Model averaged parameter estimates

I’m using Stan to fit clines of allele frequency across a hybrid zone. There are multiple cline models which can be used to fit this sort of data. The models share the same core parameters (the center and width of the hybrid zone), but vary in their inclusion of other parameters to describe the tails of the clines.

I’d like to include uncertainty with regard to model choice and get the model-averaged parameter estimates of the parameters I care most about (cline width and cline center). But, I’m unsure how best to go about this. In searching this forum and the Stan google groups, it seems using mixture models is the preferred way of doing model averaging within Stan, but I’m baffled about how to apply this to my models. Attached are two of the .stan models I’m using and a dataset from which to estimate clines. Any advice on how to begin making mixture models from these would be much appreciated.

Finally, a related but non-Stan specific question: my (probably naive) expectation when I began thinking about model averaging was that I could construct a sort of “model-averaged posterior” for each parameter by randomly drawing samples from the posterior distributions of each model, with the chance of drawing from a particular model being equal to that model’s Akaike weight (calculated from WAIC). This idea came from Richard McElreath’s Rethinking Statistics book, where he uses the same technique to make an ensemble of posterior predictive checks from multiple models. I wondered if that could work for parameter estimates as well and I could just avoid the mixture modeling process.


fixed_none.stan (2.3 KB)
fixed_right.stan (3.3 KB)
cline_data.csv (383 Bytes)

Mixture model is most sensible if it is natural description of the data generating process. In your case it seems it’s more like a set of approximate models. That corresponds to M-open case, where Bayesian stacking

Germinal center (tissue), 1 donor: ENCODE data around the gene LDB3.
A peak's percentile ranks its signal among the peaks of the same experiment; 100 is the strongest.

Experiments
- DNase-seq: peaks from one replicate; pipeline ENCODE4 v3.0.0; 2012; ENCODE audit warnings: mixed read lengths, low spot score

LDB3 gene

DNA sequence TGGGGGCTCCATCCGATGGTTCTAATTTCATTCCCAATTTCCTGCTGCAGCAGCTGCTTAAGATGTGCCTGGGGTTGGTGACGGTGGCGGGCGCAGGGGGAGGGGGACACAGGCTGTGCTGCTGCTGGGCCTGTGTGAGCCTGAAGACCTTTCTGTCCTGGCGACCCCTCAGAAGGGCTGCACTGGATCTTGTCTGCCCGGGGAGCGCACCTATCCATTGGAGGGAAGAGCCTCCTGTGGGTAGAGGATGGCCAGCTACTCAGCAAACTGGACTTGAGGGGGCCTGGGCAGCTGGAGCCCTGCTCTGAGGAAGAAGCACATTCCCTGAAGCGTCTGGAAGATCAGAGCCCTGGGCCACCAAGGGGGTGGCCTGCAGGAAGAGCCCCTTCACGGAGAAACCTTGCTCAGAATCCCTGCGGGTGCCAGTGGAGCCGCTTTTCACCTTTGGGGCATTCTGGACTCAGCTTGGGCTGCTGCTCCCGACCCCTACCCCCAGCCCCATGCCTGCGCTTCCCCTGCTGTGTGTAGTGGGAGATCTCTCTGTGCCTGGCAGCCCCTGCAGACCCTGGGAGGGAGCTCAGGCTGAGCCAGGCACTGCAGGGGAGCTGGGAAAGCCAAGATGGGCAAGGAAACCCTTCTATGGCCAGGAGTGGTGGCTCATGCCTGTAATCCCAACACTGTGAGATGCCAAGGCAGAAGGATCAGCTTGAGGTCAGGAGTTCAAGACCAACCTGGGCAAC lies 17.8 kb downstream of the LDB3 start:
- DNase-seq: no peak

Using Stacking to Average Bayesian Predictive Distributions (with Discussion) is better (and mixture model can fail badly especially in case of small data)

Yes, but as discussed and demonstrated in Using Stacking to Average Bayesian Predictive Distributions (with Discussion) stacking is better. The paper also describes Pseudo-BMA+ which has same computational burden as WAIC weights, but with better performance by taking into account the uncertainty about the future. Also instead of WAIC, it’s better to use more stable and easy to diagnose PSIS-LOO [1507.04544] Practical Bayesian model evaluation using leave-one-out cross-validation and WAIC

Thanks for the response! I went through the papers, and while I can’t say I fully understand all the math and the notation, I’ve made some progress. Working from the model stacking paper you link to, I’ve managed to calculate the Pseudo-BMA weights by calculating the elpd_loo for each model with the loo R package and then using equation 8 (or the log-normal approximation below it) to get the weights.

As for true model stacking, I tried to use the model_weights function mentioned in the supplemental material to the paper to get the model weights, but it doesn’t seem to exist in the version of the loo package that’s available from CRAN (1.1.0).

Whether I get the model weights form Pseudo-BMA or model stacking, I’m confused about the next step. Once I have the weights, do I make the model-averaged predictive distribution the way I mentioned above (sampling from the posterior distributions of the models according to these weights), or am I still missing something?

Thanks again!


It’s in a branch in github, and soon in CRAN, but we need to implement tests for the package. There has been some unfortunate delays, but I hope it’s in CRAN in couple weeks. Or you can install from github.

Yes for predictive distributions. Stacking and Pseudo-BMA+ are meant for combining predictive distributions.

Posterior distributions of parameters are different from posterior predictive distributions. Even if you have shared parameters, it is not guaranteed that their role is same in different models, and dependencies between shared and non-shared parameters and possible model mis-specifications may produce surprising results. See, e.g., “Learning about physical parameters: The importance of model discrepancy”

and references there-in.